Lord Wavell, in his letter to King George, February 24, 1947; the last of his periodical letters as the Viceroy, wrote about the political history of India during his tenure. The following is a conclusion that Wavell had reached some time before September 1944:
"....A third conclusion, which only came to me some time later, was that Mr. Gandhi was a most inveterate enemy of the British, and did not desire a peaceful transfer of power; he wished the British to be finally driven from India by the force of a popular uprising. I think he still does".
Nowadays we wonder why the first government of independent India did not place more emphasis on primary education and basic literacy. Wavell, in the same letter, offers a clue:
"I have taken only a limited interest in education; partly because I found myself at variance with official Indian opinion on education policy, and partly because I could see little hope of much progress. The official attitude is that the stigma of illiteracy must be removed from India at once by giving elementary education to everyone. My own view is that this is quite impracticable and quite useless. India can only afford to spend a limited amount of money on education and it should be spent on providing technicians of all kinds, both for industry and agriculture, which India needs so sadly. Literacy for the whole population is unattainable for several generations; and can only be extended as India's wealth is increased by her technical progress. In conversation sensible Indians admit this, but say that for sentimental reasons they must maintain the slogan of universal literacy at once."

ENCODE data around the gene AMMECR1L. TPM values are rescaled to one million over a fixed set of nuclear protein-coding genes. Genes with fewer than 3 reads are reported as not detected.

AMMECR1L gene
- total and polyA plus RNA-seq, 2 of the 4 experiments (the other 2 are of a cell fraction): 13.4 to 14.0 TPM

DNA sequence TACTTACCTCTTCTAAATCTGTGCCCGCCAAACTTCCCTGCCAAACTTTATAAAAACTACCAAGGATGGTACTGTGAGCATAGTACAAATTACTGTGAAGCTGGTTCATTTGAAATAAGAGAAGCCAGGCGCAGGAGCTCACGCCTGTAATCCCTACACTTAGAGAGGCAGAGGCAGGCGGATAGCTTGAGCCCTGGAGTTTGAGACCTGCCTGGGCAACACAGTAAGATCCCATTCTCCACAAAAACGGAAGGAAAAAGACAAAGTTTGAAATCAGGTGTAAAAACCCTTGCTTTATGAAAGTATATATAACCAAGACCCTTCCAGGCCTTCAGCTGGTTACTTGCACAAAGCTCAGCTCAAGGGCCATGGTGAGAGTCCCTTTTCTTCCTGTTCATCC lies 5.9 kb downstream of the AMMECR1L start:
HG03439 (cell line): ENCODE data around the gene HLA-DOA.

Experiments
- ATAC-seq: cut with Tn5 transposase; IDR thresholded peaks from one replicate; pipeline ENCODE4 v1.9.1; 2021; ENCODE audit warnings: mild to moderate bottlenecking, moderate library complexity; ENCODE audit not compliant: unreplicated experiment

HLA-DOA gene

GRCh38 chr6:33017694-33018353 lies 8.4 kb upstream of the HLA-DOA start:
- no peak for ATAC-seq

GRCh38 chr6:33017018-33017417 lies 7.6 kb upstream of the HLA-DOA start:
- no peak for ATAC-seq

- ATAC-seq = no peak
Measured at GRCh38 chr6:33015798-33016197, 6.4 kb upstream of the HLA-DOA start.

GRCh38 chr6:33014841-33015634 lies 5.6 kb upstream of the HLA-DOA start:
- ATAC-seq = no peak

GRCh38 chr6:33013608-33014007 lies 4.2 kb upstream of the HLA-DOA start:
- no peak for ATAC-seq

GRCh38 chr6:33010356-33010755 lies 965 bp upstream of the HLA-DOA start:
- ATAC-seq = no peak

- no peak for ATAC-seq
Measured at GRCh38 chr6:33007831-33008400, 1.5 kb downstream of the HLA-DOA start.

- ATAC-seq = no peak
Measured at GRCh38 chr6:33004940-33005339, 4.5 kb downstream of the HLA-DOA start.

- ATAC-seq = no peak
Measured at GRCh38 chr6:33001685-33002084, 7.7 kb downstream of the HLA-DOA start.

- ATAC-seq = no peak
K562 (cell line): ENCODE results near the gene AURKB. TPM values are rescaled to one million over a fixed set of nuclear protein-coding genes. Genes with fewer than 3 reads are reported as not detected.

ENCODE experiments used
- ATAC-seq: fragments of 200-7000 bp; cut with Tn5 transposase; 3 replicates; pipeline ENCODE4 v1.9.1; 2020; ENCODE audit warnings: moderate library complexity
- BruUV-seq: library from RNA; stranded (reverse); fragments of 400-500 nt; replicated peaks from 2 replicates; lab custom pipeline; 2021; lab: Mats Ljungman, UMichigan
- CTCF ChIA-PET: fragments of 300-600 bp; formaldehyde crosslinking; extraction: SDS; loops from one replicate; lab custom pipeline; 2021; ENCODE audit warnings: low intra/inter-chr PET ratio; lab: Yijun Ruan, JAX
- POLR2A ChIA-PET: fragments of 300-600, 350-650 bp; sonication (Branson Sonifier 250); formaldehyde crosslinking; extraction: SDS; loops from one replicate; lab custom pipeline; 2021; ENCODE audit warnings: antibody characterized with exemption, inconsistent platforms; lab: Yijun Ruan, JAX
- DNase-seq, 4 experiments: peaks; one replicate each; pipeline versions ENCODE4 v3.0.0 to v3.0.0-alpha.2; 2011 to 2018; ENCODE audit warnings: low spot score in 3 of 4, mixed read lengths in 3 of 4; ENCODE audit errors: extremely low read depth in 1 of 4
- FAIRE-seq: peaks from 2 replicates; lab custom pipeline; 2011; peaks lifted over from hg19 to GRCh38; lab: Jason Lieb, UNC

This thinking seems to have survived the British Raj. While a directive principle of the Indian Constitution that the government must provide for universal primary education, in practice, the Congress government and subsequent governments accomplished relatively little.
The excerpts are from "The Transfer of Power 1942-47" Volume IX, edited by Mansergh and Moon.
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